Crystal Lake Illinois Family Law Blog

Being single doesn't mean you don't need a will

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Being young and single doesn't mean you don't need a will. Being young and single should be a big reason why you get a will created. Many young, single people like to live life to the fullest. They go on adventures that they might not get to enjoy at an older age. If they are able to, they travel the world. A will helps to protect your assets should die at a young age.

If you are single, and have no will, all of your assets and property will be handled by the state if you should die. This means that your assets will not go to your siblings, your parents, your grandparents, nieces or nephews, or even friends. Even single people can leave property to others in their will. It's a smart move in the event that you die at a young age.

How to protect your family in your estate planning documents

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Sitting down with a family law attorney to draft estate plan documents is a very difficult situation for some people. The thought of dying prevents a lot of people from doing this important task, leaving their loved ones in a tough spot upon their death. Putting these documents together now not only protects you should you become incapacitated, but it also protects your family and here's how.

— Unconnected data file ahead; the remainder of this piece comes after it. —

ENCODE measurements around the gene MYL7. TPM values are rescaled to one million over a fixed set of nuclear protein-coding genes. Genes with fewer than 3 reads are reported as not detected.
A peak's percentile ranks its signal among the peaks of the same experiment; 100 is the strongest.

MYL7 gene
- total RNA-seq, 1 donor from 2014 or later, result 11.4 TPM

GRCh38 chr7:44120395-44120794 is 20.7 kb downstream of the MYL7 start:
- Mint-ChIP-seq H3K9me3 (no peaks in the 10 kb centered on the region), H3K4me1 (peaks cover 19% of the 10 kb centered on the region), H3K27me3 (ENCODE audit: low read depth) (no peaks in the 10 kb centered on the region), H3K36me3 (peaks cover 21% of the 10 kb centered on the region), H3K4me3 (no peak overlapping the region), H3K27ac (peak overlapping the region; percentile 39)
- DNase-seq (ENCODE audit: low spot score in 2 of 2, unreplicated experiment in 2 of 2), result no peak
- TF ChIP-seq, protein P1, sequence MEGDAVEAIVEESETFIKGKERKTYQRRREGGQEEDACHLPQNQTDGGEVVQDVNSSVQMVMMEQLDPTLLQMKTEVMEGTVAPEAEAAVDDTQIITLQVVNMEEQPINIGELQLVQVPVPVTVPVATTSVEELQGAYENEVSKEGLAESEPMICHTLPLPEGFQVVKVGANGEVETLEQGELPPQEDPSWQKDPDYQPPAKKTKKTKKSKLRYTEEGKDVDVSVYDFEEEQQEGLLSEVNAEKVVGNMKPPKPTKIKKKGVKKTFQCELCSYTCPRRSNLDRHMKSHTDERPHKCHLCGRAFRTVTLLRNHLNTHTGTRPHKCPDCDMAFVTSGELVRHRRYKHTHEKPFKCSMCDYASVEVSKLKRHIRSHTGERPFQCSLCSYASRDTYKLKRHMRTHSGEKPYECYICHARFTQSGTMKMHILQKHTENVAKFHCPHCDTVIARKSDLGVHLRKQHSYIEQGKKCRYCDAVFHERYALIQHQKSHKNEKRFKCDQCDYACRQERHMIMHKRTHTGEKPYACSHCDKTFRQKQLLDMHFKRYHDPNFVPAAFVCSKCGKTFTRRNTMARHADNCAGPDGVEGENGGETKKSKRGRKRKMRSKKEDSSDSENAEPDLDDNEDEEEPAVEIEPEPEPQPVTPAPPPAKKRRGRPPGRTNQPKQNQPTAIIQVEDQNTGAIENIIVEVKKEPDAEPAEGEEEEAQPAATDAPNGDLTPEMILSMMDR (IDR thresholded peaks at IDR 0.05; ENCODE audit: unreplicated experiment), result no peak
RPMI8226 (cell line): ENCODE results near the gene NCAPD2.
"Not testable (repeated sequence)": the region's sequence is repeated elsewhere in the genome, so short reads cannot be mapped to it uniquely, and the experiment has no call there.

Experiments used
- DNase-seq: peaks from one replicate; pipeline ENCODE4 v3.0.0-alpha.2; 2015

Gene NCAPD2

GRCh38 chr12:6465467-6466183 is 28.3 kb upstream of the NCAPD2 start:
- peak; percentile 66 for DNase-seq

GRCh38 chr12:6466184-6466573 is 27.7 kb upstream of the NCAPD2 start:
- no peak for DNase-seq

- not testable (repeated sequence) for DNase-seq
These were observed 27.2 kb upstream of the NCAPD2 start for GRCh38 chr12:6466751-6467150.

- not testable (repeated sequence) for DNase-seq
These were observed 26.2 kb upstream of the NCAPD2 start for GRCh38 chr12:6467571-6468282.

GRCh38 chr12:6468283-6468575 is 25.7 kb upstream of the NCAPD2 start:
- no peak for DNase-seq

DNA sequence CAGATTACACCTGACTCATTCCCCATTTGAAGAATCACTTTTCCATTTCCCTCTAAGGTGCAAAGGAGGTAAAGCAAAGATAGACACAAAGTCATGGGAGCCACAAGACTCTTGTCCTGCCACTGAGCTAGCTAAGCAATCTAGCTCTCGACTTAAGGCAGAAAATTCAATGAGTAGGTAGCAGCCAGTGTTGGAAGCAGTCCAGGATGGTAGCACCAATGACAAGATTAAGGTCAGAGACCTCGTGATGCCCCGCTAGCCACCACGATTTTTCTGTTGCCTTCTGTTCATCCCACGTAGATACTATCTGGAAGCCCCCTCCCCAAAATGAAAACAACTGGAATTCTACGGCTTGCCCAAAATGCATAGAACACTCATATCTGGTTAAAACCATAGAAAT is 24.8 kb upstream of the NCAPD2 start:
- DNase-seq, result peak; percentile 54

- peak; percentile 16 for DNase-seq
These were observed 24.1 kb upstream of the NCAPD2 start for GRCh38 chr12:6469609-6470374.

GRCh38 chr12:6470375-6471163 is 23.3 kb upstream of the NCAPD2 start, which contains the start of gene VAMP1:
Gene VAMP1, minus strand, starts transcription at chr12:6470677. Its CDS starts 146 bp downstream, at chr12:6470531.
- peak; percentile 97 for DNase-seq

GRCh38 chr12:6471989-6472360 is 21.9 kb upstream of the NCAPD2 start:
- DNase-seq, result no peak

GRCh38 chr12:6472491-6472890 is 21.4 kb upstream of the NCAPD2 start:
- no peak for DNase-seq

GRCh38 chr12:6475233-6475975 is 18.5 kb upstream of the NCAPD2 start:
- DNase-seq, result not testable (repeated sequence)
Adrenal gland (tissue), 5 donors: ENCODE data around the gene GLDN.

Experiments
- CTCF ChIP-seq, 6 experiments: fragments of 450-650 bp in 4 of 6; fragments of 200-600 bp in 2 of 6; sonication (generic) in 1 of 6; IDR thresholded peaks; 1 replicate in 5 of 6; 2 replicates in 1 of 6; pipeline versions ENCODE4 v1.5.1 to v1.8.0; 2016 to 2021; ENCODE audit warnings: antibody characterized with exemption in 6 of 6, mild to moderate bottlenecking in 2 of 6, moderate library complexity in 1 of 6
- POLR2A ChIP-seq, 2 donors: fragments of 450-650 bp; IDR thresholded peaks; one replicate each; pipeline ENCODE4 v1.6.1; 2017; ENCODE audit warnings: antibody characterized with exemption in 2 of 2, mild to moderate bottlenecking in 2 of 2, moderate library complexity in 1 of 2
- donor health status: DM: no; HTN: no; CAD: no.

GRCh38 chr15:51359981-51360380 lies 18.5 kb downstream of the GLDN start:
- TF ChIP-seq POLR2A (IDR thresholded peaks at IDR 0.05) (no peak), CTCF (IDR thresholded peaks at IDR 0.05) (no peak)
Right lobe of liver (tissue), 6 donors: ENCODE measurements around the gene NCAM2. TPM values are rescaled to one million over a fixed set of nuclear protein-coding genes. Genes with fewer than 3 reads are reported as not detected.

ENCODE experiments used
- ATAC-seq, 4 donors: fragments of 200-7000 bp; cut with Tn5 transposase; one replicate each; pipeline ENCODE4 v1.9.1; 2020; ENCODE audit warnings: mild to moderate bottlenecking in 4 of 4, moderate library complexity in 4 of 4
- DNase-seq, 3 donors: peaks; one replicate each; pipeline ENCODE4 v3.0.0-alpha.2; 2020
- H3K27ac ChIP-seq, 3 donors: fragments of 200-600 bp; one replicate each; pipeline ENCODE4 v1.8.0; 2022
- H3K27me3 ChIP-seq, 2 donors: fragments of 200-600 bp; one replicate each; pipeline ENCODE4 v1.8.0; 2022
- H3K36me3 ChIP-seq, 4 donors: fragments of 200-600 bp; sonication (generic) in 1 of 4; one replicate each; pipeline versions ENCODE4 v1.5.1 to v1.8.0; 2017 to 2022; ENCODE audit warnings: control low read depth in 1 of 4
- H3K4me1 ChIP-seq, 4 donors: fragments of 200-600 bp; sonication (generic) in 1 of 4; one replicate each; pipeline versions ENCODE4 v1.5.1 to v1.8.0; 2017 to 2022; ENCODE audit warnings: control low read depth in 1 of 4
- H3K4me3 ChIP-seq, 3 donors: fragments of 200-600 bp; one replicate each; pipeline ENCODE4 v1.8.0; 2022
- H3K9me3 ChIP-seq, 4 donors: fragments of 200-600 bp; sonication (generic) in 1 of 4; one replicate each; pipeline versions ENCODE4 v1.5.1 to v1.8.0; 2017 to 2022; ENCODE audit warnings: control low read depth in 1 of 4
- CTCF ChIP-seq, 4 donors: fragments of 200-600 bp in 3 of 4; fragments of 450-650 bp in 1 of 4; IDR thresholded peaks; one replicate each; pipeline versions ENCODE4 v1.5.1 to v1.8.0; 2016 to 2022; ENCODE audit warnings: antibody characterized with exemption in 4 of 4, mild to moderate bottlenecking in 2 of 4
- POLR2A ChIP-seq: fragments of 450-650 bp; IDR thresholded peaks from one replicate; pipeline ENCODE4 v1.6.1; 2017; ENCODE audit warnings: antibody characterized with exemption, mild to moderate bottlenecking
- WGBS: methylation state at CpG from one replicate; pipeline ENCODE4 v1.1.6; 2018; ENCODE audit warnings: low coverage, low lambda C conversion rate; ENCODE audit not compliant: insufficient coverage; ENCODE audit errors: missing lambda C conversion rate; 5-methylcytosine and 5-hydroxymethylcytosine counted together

First and foremost, you must create a will above all else. Get a will in place first and then move onto other documents and issues. The will names guardians for your minor children as well as other important issues you want to express upon your death.

Settled swiftly and simply: Skipping the stressful divorce

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Just because you know your marriage isn't working any more doesn't mean that you want a long, drawn-out, painful divorce that involves a lot of fighting. Whether you and your soon-to-be ex-spouse are hoping to end your marriage on good terms and even stay friends, or whether you both simply want to get the divorce process over with as quickly and painlessly as possible, a messy divorce rarely benefits anyone.

Sometimes, though, no matter how eager you both are to make the process swift and straight-forward, you may suddenly find yourself in the midst of a complicated and emotional legal battle without even being sure how you got there. Fortunately, there are a few tips to help save the time, money and stress that otherwise might accompany a chaotic and stressful divorce.